My parents came to America as Estonian refugees after WWII. I was born in a Displaced Persons camp in Germany. My father who had narrowly escaped death in a Nazi forced labor camp was placed in a zone for Estonian nationals where he met my mother. Although I was only a few months old when we got sponsorship to emigrate, I grew up in a home where the Golden days of life “back home” were celebrated and the losses relived. Indeed, growing up in the thick of the rich cultural world that postwar Estonians created on the East coast from Baltimore to Toronto, I was convinced that this community was drawing inspiration from a truly ideal place: Estonia. A place we couldn’t go visit – probably never because the Soviet Union had swallowed up Estonia into its grim Empire & we would end up in the Gulag if we tried to go there. Books with blurry photos in gray mustardy colors of dairy farms & empty factories provided frustrating visual clues. Soviet era snapshots of unsmiling relatives in shabby apartments arrived in letters once a year. To experience Estonia was literally unattainable. It was as if it didn’t really exist. My parents could never go home again and they weren’t really at home in America. I led two lives. One as an American girl living on Long Island and the other as an Estonian girl going to Estonian language school, Girl Scouts, summer camp and celebrating Estonian Independence Day here at the Estonian House every year. I spoke Estonian at home and English everywhere else. My strange name signaled to people that I wasn’t really American. In fact, I was from this tiny place no one had ever heard of and spoke a secret language no Americans spoke. Where did I belong?
Estonians don’t complain. They get on with it so I resolved to fit in and make myself at home here in America. As an introvert, I had my work cut out for me but finally, in high school I started feeling comfortable. I’d always had an odd yearning for the country, so I went to Bennington College in Vermont to study art. Vermont bewitched me. There was something beyond the beauty of the landscape – possibly the emptiness and the quiet and the strange taciturn people who would always show up silently to help in any given crisis. Unfortunately, it was 1968 and the world turned upside down with assassinations, elections and cultural unmooring. With the world shifting under me, I returned to New York where I finished school, married and stayed.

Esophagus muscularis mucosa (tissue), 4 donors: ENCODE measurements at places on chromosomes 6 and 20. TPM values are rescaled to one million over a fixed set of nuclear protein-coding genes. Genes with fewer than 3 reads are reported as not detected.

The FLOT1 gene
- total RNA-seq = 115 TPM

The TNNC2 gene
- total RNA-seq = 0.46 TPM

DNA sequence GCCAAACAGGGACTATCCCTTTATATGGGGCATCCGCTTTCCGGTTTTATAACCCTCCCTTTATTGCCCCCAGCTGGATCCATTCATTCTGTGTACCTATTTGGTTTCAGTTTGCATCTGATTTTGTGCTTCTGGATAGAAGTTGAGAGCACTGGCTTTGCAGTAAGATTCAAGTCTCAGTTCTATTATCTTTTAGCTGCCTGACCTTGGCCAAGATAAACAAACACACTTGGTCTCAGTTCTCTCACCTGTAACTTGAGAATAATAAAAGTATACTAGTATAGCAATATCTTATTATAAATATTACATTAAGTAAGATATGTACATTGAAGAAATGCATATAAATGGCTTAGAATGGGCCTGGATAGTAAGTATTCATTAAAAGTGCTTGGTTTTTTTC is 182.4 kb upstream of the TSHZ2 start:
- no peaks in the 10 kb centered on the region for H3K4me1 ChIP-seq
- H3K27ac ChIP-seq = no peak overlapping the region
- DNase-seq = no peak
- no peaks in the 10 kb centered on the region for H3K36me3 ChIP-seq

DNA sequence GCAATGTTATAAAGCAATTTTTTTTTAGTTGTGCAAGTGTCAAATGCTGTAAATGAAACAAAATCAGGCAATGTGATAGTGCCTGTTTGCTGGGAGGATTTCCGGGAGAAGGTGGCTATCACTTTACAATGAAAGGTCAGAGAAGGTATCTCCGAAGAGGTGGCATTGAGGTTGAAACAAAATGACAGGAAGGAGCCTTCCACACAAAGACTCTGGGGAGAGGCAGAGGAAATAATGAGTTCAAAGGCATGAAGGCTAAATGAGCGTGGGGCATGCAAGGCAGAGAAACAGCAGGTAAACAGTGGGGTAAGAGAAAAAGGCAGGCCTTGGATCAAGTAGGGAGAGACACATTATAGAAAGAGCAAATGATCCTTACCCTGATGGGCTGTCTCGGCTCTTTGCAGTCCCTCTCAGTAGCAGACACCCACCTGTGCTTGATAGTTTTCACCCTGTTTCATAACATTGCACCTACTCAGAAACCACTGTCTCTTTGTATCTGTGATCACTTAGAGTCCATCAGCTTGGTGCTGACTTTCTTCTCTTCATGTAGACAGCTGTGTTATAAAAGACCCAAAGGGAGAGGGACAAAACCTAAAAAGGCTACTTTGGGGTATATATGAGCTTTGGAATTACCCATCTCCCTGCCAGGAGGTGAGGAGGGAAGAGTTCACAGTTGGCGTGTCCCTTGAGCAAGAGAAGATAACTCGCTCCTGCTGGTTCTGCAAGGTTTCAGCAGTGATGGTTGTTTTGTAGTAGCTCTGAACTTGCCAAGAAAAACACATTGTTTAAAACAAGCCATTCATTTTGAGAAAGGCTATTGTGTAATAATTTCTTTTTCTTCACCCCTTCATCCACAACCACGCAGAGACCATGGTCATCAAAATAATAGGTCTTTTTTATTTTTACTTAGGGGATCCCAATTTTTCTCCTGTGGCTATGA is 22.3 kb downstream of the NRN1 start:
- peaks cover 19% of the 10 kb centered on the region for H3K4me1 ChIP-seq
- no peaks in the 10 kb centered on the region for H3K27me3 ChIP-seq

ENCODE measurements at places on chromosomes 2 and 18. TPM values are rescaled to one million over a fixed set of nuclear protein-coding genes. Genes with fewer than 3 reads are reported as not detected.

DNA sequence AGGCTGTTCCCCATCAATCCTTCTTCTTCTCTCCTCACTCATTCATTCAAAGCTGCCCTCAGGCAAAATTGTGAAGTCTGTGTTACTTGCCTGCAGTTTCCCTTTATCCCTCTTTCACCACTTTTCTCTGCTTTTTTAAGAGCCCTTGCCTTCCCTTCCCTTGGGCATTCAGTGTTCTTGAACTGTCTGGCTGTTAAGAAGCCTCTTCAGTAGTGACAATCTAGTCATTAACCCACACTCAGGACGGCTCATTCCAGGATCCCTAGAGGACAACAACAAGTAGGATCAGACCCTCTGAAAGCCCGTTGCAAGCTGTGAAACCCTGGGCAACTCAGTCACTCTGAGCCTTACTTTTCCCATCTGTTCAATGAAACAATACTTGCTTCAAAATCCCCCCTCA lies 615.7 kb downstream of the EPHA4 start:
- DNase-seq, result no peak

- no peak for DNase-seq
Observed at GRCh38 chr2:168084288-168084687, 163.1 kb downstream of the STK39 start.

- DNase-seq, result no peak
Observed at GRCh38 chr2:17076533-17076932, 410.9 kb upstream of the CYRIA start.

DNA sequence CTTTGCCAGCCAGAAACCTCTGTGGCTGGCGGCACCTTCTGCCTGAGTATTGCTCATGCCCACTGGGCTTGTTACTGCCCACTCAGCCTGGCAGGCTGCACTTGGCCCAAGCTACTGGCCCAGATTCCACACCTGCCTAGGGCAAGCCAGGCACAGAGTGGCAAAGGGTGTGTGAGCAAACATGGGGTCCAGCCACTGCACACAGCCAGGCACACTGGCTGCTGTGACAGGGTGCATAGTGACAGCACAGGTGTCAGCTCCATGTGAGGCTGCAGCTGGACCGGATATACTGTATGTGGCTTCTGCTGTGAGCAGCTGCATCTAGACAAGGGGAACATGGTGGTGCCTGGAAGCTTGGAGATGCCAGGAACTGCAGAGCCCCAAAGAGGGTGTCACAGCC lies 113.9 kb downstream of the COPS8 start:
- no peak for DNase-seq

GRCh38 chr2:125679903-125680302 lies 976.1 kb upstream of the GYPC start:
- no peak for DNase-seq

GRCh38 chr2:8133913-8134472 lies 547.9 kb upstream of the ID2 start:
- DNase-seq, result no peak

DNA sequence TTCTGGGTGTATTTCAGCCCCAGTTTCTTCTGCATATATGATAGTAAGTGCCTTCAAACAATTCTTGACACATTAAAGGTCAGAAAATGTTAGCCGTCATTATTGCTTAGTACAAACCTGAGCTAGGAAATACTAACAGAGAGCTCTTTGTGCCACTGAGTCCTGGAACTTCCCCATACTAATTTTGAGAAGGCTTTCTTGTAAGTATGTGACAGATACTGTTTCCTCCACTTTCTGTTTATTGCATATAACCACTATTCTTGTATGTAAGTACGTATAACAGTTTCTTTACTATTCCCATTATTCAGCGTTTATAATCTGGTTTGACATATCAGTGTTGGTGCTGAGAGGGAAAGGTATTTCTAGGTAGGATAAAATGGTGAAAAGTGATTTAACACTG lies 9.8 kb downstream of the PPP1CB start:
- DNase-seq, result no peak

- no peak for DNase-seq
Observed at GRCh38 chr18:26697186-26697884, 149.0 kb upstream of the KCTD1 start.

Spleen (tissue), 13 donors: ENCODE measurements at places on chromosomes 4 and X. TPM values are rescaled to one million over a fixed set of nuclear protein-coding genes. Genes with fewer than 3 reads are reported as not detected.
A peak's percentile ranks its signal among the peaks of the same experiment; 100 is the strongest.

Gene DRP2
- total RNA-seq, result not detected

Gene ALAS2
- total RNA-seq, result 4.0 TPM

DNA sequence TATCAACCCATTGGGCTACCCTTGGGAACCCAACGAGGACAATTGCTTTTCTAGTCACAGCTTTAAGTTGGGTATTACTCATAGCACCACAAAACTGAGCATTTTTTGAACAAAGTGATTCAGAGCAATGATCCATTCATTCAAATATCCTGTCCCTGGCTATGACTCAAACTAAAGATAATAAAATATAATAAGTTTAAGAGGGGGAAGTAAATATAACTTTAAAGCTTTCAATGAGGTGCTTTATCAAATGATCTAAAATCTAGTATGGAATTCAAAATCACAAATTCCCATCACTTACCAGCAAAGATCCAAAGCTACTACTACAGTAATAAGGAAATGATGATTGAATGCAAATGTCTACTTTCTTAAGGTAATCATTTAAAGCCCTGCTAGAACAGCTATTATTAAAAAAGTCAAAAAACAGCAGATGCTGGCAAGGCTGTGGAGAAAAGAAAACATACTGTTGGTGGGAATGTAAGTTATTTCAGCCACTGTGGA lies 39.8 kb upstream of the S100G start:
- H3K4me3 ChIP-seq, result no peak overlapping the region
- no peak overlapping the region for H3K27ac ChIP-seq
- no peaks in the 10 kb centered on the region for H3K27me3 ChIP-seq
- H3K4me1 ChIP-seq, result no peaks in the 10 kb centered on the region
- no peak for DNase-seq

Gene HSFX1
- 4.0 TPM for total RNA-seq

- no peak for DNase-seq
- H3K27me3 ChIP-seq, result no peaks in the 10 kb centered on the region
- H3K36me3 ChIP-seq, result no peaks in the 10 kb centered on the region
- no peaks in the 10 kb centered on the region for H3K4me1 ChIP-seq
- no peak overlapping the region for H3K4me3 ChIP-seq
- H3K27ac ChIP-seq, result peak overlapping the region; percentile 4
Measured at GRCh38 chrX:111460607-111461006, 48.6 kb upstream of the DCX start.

In the 1980’s, New York City was in the middle of a crack cocaine epidemic and I was one of the many New Yorkers fleeing the city for the summer and on weekends. I’d been painting in Soho and the Hamptons and was satisfied until I visited neighboring artist Janet Fish at her farm in Vermont. It seemed like a paradise. Janet helped us find our first rental house nearby and that summer I started painting the Vermont landscape with a real fervor. Reader’s Digest bought a large number of those works so I was encouraged to keep going. I started looking at land to build on.
On a completely foggy day, I was taken up an overgrown driveway to see a property that supposedly had a beautiful view. We came upon a large bird struggling on the ground, tangled and trapped in a mass of white string. When we finally freed the bird, it flew away into the fog. I’ve always had an unfortunate weak spot for signs and romantic symbolism so I was primed to like this property. The fog lifted when we got to the top of the hill and in that distant view of mountain after mountain, I had found what I was looking for.
We built our house on that spot and I’ve been painting the same view for 30 years. Why I need to paint the same thing relentlessly is a matter of conjecture. Initially, I was just trying to capture the changes in the light, the seasons, the weather but it’s now an excuse to give myself wide latitude to handle paint in a way that expresses something I can’t with language. Further, I don’t like to paint my actual house because somehow the view itself represents home to me. Perhaps it’s because it’s always a distant thing that’s way out there, that I don’t possess, that I can’t possess, like Estonia it’s the ideal place. I don’t yet know what it means.”